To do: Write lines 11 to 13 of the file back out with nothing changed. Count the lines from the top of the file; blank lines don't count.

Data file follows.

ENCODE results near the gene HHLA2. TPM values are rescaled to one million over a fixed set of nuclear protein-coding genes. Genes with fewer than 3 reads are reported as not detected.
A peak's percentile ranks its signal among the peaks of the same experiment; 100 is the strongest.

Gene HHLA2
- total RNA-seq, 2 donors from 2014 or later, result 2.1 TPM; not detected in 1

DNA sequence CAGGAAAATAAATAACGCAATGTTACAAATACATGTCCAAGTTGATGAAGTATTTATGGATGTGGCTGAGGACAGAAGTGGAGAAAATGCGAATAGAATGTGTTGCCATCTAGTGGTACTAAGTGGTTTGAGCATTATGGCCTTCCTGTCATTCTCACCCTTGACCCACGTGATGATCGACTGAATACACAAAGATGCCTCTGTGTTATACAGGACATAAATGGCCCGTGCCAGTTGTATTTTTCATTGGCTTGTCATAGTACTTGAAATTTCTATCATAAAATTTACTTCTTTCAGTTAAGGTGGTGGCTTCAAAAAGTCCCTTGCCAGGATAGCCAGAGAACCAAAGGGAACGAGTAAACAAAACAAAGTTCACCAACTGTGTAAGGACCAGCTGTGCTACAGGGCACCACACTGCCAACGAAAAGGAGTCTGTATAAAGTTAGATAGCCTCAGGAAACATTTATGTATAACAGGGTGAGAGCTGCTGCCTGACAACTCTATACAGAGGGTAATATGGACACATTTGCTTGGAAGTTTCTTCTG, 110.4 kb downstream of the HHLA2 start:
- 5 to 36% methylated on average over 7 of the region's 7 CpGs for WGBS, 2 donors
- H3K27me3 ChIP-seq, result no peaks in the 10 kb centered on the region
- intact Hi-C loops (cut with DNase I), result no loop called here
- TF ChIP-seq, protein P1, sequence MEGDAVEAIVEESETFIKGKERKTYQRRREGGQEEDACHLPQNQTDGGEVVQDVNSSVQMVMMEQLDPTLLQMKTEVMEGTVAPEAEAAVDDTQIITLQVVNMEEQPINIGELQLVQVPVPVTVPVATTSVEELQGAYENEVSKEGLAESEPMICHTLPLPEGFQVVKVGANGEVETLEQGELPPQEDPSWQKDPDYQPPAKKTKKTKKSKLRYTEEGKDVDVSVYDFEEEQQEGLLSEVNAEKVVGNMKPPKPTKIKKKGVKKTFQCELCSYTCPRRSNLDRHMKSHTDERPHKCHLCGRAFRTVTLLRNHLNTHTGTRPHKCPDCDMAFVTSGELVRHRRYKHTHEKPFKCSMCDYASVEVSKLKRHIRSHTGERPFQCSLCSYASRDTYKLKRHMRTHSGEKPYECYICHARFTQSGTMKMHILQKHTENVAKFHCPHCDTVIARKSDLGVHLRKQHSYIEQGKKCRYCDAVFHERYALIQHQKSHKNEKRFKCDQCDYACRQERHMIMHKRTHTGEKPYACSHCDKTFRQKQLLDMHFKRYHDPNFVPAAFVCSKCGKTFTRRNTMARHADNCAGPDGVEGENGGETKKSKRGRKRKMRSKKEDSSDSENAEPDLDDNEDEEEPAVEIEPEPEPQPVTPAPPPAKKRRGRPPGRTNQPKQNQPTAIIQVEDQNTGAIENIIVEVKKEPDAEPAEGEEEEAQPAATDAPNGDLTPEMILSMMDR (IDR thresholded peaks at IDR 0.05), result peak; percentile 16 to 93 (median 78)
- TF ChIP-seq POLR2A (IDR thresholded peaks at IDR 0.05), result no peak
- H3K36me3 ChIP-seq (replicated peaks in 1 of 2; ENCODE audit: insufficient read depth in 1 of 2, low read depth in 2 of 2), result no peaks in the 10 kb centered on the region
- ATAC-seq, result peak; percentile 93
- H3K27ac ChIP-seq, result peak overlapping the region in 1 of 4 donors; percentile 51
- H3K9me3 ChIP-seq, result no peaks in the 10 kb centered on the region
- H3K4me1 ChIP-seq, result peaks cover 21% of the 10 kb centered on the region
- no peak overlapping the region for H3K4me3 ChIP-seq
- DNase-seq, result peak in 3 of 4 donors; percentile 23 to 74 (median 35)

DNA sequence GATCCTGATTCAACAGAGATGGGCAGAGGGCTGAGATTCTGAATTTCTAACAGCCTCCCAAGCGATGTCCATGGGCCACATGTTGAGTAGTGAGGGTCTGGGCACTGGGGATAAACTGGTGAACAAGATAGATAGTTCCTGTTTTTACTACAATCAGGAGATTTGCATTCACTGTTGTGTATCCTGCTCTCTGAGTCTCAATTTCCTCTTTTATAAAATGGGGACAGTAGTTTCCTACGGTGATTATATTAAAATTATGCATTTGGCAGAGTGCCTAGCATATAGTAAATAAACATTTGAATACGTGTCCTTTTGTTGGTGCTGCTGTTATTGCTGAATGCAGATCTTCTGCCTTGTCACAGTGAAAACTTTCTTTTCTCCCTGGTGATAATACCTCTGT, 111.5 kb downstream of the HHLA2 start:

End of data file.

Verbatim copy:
- H3K36me3 ChIP-seq (replicated peaks in 1 of 2; ENCODE audit: insufficient read depth in 1 of 2, low read depth in 2 of 2), result no peaks in the 10 kb centered on the region
- ATAC-seq, result peak; percentile 93
- H3K27ac ChIP-seq, result peak overlapping the region in 1 of 4 donors; percentile 51